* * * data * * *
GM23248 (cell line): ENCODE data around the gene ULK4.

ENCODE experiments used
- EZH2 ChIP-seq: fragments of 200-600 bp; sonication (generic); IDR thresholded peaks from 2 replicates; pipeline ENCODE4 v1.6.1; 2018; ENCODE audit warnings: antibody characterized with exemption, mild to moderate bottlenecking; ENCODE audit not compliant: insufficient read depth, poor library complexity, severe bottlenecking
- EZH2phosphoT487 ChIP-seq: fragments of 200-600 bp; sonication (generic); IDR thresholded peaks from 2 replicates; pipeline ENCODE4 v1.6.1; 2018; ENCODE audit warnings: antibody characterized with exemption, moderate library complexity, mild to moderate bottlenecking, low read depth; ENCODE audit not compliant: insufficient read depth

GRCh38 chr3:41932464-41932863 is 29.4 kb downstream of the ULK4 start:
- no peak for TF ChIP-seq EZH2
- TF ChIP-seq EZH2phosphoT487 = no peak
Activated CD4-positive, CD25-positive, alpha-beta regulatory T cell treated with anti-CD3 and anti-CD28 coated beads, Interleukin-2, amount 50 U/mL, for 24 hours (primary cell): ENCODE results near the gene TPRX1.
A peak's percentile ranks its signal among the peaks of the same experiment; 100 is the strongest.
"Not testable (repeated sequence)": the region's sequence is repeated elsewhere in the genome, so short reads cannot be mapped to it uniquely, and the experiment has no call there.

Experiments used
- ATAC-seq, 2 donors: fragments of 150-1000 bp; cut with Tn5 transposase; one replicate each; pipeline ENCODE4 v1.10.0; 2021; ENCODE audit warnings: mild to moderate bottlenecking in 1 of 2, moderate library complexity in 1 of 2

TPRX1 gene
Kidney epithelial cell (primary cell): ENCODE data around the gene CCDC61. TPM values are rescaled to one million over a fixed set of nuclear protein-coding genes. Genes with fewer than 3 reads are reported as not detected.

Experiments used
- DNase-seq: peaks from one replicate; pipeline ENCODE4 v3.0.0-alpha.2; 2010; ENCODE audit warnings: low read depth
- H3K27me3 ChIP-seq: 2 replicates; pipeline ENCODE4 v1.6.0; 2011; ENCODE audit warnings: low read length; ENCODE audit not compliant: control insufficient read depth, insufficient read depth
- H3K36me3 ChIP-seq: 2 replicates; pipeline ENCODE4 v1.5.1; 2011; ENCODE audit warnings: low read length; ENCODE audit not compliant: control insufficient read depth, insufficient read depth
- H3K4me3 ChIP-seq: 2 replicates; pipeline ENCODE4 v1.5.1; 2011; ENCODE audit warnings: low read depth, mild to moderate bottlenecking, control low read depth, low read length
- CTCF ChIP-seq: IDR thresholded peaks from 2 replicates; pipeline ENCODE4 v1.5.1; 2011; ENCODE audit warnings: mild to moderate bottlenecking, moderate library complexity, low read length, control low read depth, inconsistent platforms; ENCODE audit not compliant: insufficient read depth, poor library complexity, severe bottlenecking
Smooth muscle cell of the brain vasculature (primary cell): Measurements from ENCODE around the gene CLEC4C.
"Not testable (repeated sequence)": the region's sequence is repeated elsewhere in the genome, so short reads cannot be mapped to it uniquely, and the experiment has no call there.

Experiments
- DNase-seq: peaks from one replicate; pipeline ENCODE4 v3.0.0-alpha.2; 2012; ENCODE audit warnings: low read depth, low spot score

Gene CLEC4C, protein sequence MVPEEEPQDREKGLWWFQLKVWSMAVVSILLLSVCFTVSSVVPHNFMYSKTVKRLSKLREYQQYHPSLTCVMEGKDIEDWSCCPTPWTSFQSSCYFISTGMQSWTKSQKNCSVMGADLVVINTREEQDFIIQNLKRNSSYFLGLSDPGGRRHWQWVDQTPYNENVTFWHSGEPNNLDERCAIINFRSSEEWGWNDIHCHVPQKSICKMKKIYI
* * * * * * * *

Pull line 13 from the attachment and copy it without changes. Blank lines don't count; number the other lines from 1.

TPRX1 gene